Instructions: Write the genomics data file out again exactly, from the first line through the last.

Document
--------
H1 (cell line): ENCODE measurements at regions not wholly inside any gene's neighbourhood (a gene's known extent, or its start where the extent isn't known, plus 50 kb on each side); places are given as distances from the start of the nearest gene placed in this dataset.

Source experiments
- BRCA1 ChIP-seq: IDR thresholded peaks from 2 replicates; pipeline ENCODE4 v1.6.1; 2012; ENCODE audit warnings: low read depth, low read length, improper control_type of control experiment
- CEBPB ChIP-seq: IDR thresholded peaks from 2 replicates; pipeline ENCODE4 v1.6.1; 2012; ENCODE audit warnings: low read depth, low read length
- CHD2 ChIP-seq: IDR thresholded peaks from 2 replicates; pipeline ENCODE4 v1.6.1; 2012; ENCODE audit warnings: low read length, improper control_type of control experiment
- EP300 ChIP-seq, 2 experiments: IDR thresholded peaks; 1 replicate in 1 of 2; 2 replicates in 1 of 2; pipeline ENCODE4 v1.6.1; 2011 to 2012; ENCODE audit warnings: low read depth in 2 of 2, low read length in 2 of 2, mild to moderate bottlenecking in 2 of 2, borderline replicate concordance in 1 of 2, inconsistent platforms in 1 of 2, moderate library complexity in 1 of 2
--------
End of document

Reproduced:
H1 (cell line): ENCODE measurements at regions not wholly inside any gene's neighbourhood (a gene's known extent, or its start where the extent isn't known, plus 50 kb on each side); places are given as distances from the start of the nearest gene placed in this dataset.

Source experiments
- BRCA1 ChIP-seq: IDR thresholded peaks from 2 replicates; pipeline ENCODE4 v1.6.1; 2012; ENCODE audit warnings: low read depth, low read length, improper control_type of control experiment
- CEBPB ChIP-seq: IDR thresholded peaks from 2 replicates; pipeline ENCODE4 v1.6.1; 2012; ENCODE audit warnings: low read depth, low read length
- CHD2 ChIP-seq: IDR thresholded peaks from 2 replicates; pipeline ENCODE4 v1.6.1; 2012; ENCODE audit warnings: low read length, improper control_type of control experiment
- EP300 ChIP-seq, 2 experiments: IDR thresholded peaks; 1 replicate in 1 of 2; 2 replicates in 1 of 2; pipeline ENCODE4 v1.6.1; 2011 to 2012; ENCODE audit warnings: low read depth in 2 of 2, low read length in 2 of 2, mild to moderate bottlenecking in 2 of 2, borderline replicate concordance in 1 of 2, inconsistent platforms in 1 of 2, moderate library complexity in 1 of 2